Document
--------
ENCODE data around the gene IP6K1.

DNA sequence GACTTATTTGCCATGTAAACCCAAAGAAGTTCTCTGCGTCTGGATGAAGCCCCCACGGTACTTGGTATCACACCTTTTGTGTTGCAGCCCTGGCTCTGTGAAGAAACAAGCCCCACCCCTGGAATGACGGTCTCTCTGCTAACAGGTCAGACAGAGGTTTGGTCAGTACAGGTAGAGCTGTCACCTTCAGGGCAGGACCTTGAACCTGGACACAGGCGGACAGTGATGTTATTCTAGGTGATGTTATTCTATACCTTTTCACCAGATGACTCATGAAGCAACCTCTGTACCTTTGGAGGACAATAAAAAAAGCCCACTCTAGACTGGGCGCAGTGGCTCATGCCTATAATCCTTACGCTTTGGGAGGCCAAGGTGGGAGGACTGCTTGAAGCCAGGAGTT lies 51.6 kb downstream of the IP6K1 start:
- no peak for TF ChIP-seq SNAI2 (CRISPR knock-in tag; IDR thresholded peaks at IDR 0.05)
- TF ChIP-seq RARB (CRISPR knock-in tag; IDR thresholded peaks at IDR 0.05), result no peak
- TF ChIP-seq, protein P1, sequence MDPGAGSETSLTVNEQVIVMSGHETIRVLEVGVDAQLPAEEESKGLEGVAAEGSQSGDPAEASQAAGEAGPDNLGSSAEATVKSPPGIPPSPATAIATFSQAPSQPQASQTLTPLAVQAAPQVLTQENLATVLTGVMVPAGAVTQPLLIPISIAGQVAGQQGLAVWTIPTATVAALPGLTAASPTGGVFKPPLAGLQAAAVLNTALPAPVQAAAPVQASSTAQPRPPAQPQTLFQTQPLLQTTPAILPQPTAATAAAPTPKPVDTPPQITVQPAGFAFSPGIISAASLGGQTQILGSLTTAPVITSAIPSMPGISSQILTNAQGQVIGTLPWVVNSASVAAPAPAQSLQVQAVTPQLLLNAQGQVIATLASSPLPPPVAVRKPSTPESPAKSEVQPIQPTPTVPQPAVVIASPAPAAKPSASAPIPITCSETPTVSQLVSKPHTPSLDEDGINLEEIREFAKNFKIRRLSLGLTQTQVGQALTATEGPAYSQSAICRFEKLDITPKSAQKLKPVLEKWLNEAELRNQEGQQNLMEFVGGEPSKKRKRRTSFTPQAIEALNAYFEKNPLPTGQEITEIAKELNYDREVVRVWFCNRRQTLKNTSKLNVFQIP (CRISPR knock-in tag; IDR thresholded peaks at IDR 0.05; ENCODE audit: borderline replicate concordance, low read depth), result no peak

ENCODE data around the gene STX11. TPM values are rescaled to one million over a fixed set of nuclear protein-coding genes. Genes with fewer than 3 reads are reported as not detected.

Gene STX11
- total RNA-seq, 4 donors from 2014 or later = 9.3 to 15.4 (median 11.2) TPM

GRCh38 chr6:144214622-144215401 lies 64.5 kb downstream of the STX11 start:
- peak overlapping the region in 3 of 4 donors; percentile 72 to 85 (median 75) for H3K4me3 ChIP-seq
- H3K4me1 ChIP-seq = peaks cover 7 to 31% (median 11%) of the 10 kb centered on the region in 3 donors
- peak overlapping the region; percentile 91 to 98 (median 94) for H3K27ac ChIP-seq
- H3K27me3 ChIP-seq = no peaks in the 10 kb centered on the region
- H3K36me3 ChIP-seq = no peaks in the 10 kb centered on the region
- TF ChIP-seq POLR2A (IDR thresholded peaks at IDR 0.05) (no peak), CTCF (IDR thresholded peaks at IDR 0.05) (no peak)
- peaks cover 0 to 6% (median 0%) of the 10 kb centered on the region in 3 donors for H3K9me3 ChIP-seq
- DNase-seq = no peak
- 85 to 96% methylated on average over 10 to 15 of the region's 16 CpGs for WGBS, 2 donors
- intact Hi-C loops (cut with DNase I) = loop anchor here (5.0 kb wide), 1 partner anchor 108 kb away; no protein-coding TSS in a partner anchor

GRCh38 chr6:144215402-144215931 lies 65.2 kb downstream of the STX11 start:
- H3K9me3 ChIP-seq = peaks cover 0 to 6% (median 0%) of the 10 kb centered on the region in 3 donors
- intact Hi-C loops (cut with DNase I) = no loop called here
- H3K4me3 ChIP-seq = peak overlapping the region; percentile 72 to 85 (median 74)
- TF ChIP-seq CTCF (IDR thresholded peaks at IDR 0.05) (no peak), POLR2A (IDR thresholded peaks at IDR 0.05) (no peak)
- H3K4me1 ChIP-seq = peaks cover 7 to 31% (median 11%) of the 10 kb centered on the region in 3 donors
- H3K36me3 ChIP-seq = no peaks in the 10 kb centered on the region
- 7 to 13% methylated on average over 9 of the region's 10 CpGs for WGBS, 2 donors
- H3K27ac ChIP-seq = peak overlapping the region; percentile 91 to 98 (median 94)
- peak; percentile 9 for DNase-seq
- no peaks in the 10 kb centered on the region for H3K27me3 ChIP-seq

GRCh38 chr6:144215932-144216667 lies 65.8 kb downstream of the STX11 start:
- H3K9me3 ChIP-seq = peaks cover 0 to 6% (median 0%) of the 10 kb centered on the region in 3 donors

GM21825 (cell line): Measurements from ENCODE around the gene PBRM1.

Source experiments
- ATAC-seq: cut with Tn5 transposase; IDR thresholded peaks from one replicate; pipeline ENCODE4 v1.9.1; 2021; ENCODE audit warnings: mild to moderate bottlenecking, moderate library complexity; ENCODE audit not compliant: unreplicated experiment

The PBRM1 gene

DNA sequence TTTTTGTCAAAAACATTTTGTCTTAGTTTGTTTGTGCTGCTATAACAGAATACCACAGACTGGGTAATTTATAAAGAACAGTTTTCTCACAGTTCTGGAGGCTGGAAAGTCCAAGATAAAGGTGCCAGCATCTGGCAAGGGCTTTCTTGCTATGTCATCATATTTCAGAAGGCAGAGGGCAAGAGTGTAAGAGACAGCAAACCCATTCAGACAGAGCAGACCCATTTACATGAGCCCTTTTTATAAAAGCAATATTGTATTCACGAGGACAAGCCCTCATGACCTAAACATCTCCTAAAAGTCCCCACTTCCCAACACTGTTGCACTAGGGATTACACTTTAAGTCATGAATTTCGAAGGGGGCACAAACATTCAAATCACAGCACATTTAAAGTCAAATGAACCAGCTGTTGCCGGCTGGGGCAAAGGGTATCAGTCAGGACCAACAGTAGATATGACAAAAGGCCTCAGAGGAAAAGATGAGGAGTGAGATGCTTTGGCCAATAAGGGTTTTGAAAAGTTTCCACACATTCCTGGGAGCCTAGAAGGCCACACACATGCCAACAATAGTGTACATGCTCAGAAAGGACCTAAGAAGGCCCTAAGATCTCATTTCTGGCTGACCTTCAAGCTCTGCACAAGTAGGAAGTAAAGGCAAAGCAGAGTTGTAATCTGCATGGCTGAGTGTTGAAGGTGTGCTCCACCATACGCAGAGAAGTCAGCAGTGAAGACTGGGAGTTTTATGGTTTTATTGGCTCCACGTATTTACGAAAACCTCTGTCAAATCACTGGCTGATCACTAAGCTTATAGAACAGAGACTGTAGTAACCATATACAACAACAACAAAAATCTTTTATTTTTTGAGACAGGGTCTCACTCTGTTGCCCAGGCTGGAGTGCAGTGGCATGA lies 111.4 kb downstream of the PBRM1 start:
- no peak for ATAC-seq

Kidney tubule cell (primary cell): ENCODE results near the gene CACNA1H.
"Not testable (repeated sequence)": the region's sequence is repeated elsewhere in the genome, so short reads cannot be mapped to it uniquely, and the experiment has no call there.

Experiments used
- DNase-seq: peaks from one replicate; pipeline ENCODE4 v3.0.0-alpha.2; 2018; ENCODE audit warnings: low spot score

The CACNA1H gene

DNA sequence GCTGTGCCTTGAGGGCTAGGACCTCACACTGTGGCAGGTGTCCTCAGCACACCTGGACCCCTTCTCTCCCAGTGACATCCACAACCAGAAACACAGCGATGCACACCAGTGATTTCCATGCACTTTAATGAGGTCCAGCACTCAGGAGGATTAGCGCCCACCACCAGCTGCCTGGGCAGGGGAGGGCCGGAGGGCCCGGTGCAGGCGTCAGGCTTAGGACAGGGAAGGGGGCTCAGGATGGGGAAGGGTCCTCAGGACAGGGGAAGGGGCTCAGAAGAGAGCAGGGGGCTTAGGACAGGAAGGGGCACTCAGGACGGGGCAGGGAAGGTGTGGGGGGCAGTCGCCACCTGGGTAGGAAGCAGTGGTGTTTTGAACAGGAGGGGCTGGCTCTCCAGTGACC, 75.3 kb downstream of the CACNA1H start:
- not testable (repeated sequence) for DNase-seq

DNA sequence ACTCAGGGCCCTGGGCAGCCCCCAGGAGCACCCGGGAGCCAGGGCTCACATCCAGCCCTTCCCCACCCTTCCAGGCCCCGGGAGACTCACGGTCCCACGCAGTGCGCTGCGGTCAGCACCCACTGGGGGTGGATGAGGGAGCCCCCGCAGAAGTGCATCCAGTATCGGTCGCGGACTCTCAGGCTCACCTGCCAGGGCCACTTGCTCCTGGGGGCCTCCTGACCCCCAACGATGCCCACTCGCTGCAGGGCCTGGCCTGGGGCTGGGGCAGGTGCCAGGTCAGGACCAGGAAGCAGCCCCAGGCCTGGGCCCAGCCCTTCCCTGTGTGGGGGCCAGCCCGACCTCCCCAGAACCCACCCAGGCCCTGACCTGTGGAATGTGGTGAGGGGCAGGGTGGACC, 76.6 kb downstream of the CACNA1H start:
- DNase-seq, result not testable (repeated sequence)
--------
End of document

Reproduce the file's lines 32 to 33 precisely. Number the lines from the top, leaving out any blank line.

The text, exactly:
- H3K9me3 ChIP-seq = peaks cover 0 to 6% (median 0%) of the 10 kb centered on the region in 3 donors

GM21825 (cell line): Measurements from ENCODE around the gene PBRM1.